Junior engineering education major Josie Palmer always knew what she liked to do, but until she visited Ohio Northern, she didn’t know she could go to school for it. After all, there isn’t really a degree program for being handy, creative and helpful. Or so she thought.
Growing up, Josie enjoyed helping her dad with projects around the house. Together, they refloored bedrooms, built gardening boxes and landscaped rock paths around their property—to name but a few of the “cool things” they did together. In high school, the pair shared their talents and know-how with her school’s marching band, building scenery and backdrops. Josie was also active in scouting and staffed many camps over the years. She connected with young people the way her father connected with her. Teaching them the things she knew came naturally, so when the time came to think about college and what she wanted to study, she first thought of becoming a math teacher.
A visit to ONU showed her that she could teach math and more through the engineering education program. ONU’s engineering education major was the first of its kind in Ohio and one of the first in the nation. The program prepares students to become a licensed secondary math teacher with a specialized engineering perspective. This meant that Josie could receive a solid foundation in engineering, mathematics and education in a program that encourages a hands-on teaching style.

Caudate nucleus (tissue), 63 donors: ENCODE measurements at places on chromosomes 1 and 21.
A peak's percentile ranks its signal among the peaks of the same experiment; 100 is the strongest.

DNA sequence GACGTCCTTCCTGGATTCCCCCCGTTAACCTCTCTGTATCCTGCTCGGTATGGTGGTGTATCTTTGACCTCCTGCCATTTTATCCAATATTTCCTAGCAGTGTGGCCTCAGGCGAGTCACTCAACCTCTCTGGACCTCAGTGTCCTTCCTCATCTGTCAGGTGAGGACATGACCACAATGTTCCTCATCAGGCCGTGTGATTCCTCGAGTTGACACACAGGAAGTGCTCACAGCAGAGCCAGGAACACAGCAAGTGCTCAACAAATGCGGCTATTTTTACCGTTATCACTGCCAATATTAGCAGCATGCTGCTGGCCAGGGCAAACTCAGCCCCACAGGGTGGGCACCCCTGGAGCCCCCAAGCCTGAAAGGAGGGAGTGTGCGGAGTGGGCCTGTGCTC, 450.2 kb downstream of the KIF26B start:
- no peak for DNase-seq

“After hearing more about all that we do and can do, I really fell for it, and have loved it ever since!” she says. “I want to be able to inspire and educate the future generations of our society to learn these skills, be able to think critically about their work, and to be proud of what they can use their creativity to create.”
Josie is a true engineer at heart. While overseeing the archery range at scout camp the past two summers, she’s taught scouts more than just how to draw a bow. She’s taught them how a bow works, how different materials impact its performance, and how the energy is transferred from a person’s arm to an arrow in flight.
“Not many people may think of archery as a STEM activity, but there is a lot of science and math behind it that makes me enjoy it a lot more! I love sharing extra little tidbits about archery with the campers because it allows them to learn new things and some stuff that people tend to overlook within this sport,” she says.
It’s important for teachers to be relatable, both to their students and to the course material. Through archery, Josie not only teaches her students how to do something, but she explains why doing it that way will produce the best results. It’s the kind of next-level teaching ability that is just one of the perks of being handy, creative and helpful.